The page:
Bush Torture Policies
The release of the Senate's torture report reminds us of the central fact of American society, today. Any semblance of equal justice under the law is now gone from what our leaders claim is the world's leading democracy.
Instead, of a constitutional democracy living under the law. We have a gangster government that fails to enforce the law, but instead prosecutes whistle blowers who make public, violations of it. Here is an off the top of the head list of our continuing and systematic failures to create justice. Read more about The Lawless Society
On the other hand, the NYPD says he was Just Following Orders. I guess white is the new brown.
And from the bowl-me-over-with-a-feather department, a link to the past: Read more about Meet Tony Baloney, the World's Worst Cop
On the Open Salon version of my previous entry, some right-winger who supports Obama kept trying to lay the blame for next year's results on the left for failing to properly support the candidate who has done far more to pass the Republicans' agenda than any GOP office-holder could have.
Read more about Obamabots On the Attack
[Welcome Confluence readers! -- Lambert]
Sorry folks, there is no activism today. I'm still processing my feelings about the shocking developments of last Sunday evening.
What I've ultimately settled upon, after my initial excitement has faded, is a feeling of despair. Read more about A Feeling of Despair
The responses to my previous entry were exactly what I hoped they would be: lively. And I'm not done yet, not by a long shot. I'm going to expand upon a comment I made in the other thread. Read more about On the Immorality of Supporting an Amoral Dictator
I seem to recall that someone, late last month, posted an entry arguing that it is immoral for Democrats not to run a primary challenge against Barry Obama in 2012, in light of the things he's done to institutionalize Bush-Cheney crimes. (Glenn Greenwald chronicled the latest violation of the Constitution by Obama on his own blog, which you can read here). Read more about It is Immoral Not to Challenge Obama and the Democrats in 2012
Naturally, the common people don't want war; neither in Russia nor in England nor in America, nor for that matter in Germany. That is understood. But, after all, it is the leaders of the country who determine the policy and it is always a simple matter to drag the people along, whether it is a democracy or a fascist dictatorship or a Parliament or a Communist dictatorship. ...voice or no voice, the people can always be brought to the bidding of the leaders. That is easy.
The NFL Tailgate Party is one of the premier events of Super Bowl week. It's a tougher ticket to get than the game ticket. The invited guests include A-list celebrities like Harrison Ford and Jennifer Aniston, as well as league owners and Super Bowl sponsors. But with the league focused on straightening out the seating snafu, the tailgate party turned into chaos.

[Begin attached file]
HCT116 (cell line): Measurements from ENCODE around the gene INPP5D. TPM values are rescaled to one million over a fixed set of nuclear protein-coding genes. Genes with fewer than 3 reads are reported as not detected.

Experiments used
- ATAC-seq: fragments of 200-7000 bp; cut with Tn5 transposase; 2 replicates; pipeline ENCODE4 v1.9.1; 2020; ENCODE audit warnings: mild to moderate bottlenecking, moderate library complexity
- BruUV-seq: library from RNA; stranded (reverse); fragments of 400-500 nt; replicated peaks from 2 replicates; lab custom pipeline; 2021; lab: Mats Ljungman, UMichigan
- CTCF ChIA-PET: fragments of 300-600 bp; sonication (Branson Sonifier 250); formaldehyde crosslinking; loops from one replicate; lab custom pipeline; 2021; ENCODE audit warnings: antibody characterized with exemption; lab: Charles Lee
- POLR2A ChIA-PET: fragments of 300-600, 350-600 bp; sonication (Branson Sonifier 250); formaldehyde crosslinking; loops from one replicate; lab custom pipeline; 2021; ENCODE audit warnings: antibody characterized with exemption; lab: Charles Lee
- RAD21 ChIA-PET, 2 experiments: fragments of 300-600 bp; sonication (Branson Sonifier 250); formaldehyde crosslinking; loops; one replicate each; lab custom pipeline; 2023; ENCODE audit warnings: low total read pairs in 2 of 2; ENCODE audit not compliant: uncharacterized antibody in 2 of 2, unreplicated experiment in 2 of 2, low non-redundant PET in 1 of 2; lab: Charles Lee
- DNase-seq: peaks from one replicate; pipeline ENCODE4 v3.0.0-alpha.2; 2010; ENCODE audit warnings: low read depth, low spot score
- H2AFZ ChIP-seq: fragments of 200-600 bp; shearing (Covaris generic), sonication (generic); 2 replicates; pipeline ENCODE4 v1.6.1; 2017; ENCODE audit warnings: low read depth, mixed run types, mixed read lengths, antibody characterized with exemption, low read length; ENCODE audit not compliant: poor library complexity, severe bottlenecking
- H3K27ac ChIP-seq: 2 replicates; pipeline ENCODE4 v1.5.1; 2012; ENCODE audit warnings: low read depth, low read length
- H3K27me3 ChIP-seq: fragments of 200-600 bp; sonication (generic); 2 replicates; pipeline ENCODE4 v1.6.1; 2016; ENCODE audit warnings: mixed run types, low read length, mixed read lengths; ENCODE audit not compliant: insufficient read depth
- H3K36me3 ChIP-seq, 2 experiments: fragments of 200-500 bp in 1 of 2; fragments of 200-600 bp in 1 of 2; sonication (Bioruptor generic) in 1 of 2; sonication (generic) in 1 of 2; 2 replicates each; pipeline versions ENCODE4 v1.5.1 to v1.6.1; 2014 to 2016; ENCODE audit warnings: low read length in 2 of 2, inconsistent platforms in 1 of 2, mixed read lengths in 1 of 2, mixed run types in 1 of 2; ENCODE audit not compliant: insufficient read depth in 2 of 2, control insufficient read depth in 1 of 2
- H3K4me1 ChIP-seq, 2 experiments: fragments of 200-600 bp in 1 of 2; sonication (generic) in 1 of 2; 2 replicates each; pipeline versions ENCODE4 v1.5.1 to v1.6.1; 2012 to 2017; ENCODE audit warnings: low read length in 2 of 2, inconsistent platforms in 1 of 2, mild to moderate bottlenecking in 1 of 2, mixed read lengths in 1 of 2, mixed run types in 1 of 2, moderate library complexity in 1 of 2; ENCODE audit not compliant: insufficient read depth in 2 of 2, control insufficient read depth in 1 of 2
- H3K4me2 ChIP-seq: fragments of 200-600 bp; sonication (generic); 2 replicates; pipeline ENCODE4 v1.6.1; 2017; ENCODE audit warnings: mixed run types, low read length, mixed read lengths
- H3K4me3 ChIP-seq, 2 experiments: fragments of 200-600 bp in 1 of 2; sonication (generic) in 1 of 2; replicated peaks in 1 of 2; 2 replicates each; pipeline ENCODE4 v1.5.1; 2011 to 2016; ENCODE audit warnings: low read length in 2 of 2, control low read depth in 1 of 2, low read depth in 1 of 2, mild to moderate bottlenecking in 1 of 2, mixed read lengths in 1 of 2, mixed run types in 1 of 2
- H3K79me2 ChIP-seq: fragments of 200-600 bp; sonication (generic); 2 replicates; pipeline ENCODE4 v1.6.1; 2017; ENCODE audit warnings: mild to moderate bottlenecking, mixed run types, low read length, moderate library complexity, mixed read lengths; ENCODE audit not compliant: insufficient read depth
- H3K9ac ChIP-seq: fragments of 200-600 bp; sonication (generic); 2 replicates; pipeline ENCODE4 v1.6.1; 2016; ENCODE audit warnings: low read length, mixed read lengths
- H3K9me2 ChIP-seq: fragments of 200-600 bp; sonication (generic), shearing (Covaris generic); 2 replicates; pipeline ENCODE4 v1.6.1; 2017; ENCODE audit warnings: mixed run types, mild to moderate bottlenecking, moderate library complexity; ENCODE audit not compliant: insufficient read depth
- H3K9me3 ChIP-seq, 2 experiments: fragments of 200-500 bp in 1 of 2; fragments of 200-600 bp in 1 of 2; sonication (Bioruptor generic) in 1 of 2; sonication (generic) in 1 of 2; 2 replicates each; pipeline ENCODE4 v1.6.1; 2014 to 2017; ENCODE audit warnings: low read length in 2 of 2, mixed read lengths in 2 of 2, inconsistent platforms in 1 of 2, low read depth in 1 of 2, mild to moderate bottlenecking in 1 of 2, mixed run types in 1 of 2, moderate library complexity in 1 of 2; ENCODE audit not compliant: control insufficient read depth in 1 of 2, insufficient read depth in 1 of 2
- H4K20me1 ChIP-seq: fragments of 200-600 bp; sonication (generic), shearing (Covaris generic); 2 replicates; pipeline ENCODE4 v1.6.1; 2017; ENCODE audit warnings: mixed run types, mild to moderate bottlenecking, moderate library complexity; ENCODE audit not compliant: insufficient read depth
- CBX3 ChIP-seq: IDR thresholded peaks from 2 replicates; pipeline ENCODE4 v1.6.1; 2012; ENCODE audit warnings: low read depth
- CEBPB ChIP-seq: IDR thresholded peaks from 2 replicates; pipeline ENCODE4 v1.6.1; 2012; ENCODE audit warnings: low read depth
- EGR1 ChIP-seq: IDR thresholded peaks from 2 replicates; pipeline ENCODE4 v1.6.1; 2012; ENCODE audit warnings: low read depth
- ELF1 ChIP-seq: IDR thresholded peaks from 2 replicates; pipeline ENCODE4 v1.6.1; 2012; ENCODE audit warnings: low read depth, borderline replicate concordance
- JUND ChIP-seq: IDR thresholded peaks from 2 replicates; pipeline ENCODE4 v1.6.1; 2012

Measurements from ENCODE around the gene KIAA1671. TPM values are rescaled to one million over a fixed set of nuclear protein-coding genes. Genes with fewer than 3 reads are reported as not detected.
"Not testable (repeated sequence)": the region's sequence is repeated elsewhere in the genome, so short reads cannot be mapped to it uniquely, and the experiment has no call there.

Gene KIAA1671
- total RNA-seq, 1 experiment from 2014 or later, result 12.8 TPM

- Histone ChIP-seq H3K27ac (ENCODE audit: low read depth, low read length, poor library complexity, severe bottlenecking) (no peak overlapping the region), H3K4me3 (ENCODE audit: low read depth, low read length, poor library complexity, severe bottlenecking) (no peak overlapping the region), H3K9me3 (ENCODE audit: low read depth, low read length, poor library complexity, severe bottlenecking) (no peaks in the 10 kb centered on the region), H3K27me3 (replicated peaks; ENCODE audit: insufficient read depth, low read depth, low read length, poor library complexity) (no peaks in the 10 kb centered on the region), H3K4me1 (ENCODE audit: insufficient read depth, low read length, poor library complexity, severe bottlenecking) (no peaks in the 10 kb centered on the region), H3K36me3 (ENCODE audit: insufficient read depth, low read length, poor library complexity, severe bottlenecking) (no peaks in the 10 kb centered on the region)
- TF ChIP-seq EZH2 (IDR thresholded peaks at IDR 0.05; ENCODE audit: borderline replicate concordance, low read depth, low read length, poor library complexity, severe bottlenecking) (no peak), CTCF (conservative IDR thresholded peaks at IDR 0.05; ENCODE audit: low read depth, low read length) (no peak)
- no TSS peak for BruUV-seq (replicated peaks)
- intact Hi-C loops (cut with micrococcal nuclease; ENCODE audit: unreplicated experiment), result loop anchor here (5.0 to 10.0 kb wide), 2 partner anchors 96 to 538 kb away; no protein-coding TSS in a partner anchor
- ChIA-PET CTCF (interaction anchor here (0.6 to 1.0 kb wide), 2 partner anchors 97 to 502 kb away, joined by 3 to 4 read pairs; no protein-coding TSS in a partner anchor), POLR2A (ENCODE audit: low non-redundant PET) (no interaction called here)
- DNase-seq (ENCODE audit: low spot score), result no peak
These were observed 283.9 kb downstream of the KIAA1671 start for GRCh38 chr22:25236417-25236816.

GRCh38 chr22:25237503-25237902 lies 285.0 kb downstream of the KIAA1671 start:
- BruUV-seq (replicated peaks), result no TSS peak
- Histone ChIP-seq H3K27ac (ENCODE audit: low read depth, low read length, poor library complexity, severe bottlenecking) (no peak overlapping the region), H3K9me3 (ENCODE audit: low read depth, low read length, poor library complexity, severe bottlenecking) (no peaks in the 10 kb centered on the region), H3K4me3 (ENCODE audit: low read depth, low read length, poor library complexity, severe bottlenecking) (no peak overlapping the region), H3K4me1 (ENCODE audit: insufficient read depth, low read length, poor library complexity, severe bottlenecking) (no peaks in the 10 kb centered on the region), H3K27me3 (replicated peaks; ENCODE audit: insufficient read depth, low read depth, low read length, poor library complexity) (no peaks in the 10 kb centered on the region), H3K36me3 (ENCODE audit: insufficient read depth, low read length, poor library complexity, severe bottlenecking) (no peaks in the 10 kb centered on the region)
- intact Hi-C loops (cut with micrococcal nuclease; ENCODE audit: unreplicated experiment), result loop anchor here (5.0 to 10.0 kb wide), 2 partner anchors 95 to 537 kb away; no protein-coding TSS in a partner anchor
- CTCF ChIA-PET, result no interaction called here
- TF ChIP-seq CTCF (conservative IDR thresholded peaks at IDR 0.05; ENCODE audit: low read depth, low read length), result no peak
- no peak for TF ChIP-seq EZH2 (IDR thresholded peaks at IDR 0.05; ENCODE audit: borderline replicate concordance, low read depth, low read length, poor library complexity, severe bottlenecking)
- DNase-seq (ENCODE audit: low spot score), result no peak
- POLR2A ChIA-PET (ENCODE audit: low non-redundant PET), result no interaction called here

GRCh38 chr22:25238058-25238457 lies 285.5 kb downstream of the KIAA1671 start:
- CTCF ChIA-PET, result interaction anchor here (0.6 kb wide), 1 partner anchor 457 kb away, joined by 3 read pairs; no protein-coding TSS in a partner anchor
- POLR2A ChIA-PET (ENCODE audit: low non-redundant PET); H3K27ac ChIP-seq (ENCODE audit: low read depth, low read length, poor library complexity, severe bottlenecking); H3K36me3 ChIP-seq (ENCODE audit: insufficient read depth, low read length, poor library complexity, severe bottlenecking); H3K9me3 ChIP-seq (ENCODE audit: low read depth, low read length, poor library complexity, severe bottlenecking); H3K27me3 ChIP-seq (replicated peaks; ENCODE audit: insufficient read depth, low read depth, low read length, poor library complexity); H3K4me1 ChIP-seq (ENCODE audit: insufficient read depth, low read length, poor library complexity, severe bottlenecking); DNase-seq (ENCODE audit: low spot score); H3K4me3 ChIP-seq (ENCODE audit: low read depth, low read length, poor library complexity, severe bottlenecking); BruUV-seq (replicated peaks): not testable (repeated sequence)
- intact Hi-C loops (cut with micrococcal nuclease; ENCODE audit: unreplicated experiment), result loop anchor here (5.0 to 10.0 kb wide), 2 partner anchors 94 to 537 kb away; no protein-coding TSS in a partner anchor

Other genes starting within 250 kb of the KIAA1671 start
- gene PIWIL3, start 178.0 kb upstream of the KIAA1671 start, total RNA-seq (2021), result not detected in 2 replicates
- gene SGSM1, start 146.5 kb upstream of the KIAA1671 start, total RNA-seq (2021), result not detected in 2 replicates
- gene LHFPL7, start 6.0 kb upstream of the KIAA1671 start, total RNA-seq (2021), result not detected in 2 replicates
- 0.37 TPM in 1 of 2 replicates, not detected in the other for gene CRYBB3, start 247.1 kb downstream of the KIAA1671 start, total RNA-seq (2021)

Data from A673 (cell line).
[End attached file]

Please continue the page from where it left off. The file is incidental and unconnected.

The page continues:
According to league sources, many sponsors were forced to wait in line for as long as 2 1/2 hours to get into the tailgate party and were not pleased with the shabby way they were treated.
Andrew Kolin's new book "State Power and Democracy: Before and During the Presidency of George W. Bush" actually begins with the war for independence and continues into the Obama years. A 231-page monotone recounting of endless facts, it doesn't pick up with Bush the Lesser until page 137. Kolin chronicles a gradual slide into an imperial presidency that really got going after World War II. Along the way he chronicles the damage done to the forces of resistance, making a compelling case that our movements for peace and justice are weak in part because of the extreme repression of recent decades. Read more about Decades in Making: U.S. Police State
We'll be discussing the election results from November 2nd, Keith Olbermann's suspension from MSNBC, ongoing Democrat capitulation to right-wing extremism, and the future of left-wing politics in America as it slides ever deeper into the realm of fascism.
By David Swanson
Franz Kafka's book "The Trial" begins "Someone must have been telling lies about Joseph K., for without having done anything wrong he was arrested one fine morning." There follow many thousands of words describing the ordeal of someone denied the right to know the charges against him, to face his accusers, to be given a fair and speedy trial by a jury of his peers, and so forth. We have read thousands of stories of such "Kafkan" experiences since the advent of the Global War of Terror. But we need a different kind of story now. Read more about Someone Must Have Been Telling Lies About Joseph K.